When in doubt, say it plain.
Recently, my client Sara had a situation at work where saying it plain made all the difference. See, her friend was promoted one level up to run a project very important to the CEO and the board. Sara had, in fact, been put forward as a candidate, but the promotion had been given to her peer.
And then Sara was asked by the brass to join the project, and work for her old friend/new boss.
Now, as you can imagine, Sara struggled with this just a little bit.
First, she had to process that she hadn’t gotten the job. And then she had to process that her friend had gotten the job. And then she had to process what it would be like to work for that friend.
Good thing Sara had a coaching session scheduled. We immediately sat down to develop a strategy to help Sara successfully move through the whole thing. She needed to:
- Talk with her higher-up mentor to find out what she needed to do to get the next promotion (notice: I didn’t say, “What she did wrong” but rather “what needs to happen now?” Important forward-looking difference right there). This mentor said Sara is a star and everyone knows it, but that this was not the right permanent slot for her. There’s something bigger she can do, and proving herself on the new project was going to be critical to her future.
- Reflect on what she knows about her friend, and how she’s likely to perform as a boss – what does the past tell Sara about the potential for the future? Sara realized that her friend was a great project manager, and the two of them had success every time they had collaborated on projects in the past. This gave Sara a lot of confidence about what it would be like to work for her friend this time around.
In the first team meeting, Sara’s new boss was a little distant. A little formal. A little standoffish, and this threw Sara for a loop. Was her friend sending her a message? Did she not want Sara on the team? Was Sara a threat? Getting squeezed out?
Once again, we circled back to strategy. I asked Sara, “If you were in her shoes, what would you want to know?”
Sara gave it some thought. “I’d want to know that she had my back, and wasn’t a rival. I’d want to know that she was willing to be a full member of the team, and wouldn’t sabotage me.”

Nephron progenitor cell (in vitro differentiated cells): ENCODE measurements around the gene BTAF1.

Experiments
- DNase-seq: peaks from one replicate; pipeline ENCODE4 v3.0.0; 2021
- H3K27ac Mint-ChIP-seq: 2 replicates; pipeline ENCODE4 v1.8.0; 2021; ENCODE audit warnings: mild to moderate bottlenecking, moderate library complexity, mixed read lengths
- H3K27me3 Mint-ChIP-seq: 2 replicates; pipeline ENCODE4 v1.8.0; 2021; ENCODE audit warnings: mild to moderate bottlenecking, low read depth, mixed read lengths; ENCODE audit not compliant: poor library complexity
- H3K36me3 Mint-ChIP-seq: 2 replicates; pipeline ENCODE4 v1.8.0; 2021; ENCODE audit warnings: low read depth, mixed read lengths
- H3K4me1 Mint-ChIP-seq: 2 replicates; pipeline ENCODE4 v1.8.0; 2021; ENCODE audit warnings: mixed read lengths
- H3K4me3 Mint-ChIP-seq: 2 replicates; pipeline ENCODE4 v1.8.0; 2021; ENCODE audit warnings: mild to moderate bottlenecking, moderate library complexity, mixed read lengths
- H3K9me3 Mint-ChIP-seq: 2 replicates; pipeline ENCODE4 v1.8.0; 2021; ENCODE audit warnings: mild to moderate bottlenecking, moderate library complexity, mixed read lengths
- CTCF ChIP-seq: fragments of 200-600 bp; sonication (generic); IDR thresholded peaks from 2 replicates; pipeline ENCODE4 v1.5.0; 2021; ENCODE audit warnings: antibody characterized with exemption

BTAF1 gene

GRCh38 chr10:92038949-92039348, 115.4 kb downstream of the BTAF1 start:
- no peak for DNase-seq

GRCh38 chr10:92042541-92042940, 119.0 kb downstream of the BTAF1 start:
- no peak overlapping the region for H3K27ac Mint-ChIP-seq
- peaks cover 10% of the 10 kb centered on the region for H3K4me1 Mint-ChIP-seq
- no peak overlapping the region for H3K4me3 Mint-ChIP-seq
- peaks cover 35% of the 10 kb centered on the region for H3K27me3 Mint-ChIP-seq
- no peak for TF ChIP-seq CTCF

“Then,” I said, “can you say that to her, plainly? Can you say, ‘I’ve got your back. I’m in your foxhole for the duration, and you can count on me’?”
“Can I just say that?” Sara asked. “I mean, just…say it?”
Of course you can. Why not? If it’s what you authentically feel, and it would help the situation – why not say it plain and clear?
The downside to the strategy is that you’re showing some vulnerability, and most of us are itchily uncomfortable with exposing a smidgen of openness out of fear we’ll be laughed at. Or worse. Especially at work.
But the upside. Wow – the upside is all up. Clearly and honestly stating that you are committed to the other person and their mission is the simplest way to strengthen or create an alliance. And once the alliance is firmly in place then the vast majority of time-consuming office politics just fall away. How great is that?
Sara executed on this strategy. She set up a one-on-one meeting with her new boss and simply relayed how much she admired the woman, and how much she’d enjoyed working with her in the past. Sara said she was sure that they would have a similar experience this time, and that Sara totally had her back. “I said,” Sara told me with a smile, “that my #1 job is going to be making her look good.”
Sara felt better, and more energized. Her boss felt supported, and ready to collaborate. Each felt safe in their working relationship. A total win-win.
And all it took was speaking the truth, plain and clear.
If you’re used to talking around a subject – dropping hints and innuendos – and wondering why you’re not getting what you want, let me suggest you try a different tack.
Say it straight. Say it clear. Say it plain.
And be prepared to take a giant step forward.
[Note: to protect privacy, “Sara’s” name was changed.]